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    Just to clarify- the version of OS he probably actually wants to be running wouldn't need to have this workaround. It would work out of the box. The reason he can't run that is because the person who runs the hypervisor is "too professional" to help. – Basil Apr 21 '14 at 20:04
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    +1 for the doomed tag. – TheCleaner Apr 21 '14 at 20:06
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    @Basil The OP using the term "professional" as a slur (meaning lazy, hidebound, or incompetent - take your pick) IMHO speaks volumes about their professionalism (or at least their respect for the profession of System Administration). A truly professional administrator would not have allowed the hypervisor/host to get three years behind mainline support. But that's a different question which we've already conclusively answered :-) – voretaq7 Apr 21 '14 at 22:15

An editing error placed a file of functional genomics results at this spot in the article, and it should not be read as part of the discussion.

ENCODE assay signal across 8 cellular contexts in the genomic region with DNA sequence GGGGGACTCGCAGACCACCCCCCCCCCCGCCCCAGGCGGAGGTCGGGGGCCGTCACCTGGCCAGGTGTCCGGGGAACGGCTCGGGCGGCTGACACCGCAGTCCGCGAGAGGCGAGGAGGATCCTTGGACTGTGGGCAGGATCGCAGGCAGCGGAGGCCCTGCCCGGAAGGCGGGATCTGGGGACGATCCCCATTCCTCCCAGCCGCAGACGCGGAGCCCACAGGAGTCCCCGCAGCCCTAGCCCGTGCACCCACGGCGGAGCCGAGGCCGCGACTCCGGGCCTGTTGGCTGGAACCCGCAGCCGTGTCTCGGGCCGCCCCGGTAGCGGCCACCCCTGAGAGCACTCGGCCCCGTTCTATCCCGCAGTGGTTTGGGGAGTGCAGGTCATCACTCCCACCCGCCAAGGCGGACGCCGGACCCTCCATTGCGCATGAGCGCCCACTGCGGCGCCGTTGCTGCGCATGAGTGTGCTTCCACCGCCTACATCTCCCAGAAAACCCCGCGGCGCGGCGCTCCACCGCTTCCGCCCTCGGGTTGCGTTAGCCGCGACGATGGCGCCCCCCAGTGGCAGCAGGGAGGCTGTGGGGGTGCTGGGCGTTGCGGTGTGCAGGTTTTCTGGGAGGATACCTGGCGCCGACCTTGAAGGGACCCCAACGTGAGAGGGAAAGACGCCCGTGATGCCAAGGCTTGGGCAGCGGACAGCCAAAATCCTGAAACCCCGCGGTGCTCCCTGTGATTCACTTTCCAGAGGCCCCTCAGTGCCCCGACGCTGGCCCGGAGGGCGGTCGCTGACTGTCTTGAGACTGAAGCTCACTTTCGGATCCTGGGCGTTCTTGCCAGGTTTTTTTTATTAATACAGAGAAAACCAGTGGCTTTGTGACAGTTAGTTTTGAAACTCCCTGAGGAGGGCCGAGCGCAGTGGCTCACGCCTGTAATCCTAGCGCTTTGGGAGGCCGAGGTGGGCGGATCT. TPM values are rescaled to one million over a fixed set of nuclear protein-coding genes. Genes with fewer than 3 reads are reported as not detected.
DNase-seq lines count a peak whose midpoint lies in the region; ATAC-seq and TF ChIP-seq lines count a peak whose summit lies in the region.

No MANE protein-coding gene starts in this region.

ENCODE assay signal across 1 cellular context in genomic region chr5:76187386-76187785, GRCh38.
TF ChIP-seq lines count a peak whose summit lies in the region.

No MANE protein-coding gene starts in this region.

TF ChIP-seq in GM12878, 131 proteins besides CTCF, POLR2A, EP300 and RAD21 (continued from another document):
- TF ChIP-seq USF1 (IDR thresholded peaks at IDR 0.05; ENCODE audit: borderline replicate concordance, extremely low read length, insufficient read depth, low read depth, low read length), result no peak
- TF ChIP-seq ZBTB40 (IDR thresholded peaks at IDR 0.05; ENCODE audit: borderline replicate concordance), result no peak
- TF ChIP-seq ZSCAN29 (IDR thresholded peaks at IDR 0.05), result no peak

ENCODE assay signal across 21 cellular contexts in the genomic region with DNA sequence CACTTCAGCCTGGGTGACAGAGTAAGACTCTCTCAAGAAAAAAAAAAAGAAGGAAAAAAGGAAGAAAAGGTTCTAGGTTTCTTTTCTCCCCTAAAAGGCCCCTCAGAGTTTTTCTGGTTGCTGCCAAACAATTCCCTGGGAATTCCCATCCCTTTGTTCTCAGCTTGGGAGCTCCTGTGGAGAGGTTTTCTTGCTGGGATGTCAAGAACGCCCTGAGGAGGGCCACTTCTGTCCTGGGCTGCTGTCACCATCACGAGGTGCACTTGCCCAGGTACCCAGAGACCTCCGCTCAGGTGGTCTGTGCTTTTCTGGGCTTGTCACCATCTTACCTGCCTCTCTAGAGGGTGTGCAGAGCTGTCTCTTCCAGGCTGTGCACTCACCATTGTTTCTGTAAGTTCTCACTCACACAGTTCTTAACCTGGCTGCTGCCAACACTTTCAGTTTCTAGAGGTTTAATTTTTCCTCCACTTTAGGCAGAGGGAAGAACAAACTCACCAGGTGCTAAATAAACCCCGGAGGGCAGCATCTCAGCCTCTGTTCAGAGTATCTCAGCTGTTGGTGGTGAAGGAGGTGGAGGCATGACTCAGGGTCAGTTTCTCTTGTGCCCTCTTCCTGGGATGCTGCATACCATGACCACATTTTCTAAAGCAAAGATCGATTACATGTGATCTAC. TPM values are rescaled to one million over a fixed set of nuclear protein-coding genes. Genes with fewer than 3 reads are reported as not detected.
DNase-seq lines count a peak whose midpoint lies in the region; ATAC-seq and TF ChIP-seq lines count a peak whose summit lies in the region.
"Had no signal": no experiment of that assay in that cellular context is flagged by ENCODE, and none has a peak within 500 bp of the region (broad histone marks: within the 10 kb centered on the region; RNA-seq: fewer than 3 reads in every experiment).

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    It's too bad it got removed. My answer would help a lot of people. – Brian Apr 22 '14 at 12:00
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    While I appreciate your overall sentiment, I think that question is a poor example of anything except a badly written, off-topic question. And there's certainly a point at which all sensible answers are boxed off by limitations imposed by the environment that, if we remove the ability to say "that's not a professional environment", just points us down the old "Closed - too localised" road instead. – Rob Moir Apr 23 '14 at 7:44
17

I'm of two minds on this.

There is nothing "unprofessional" about compiling your own Apache if you have a valid administrative or business reason for doing so. For anyone to suggest that this is unprofessional is blatantly wrong.
I've had custom-compiled Apache and PostgreSQL installs on all of my servers for years, because I generally use a set of options that don't play well with vendor-supplied packages.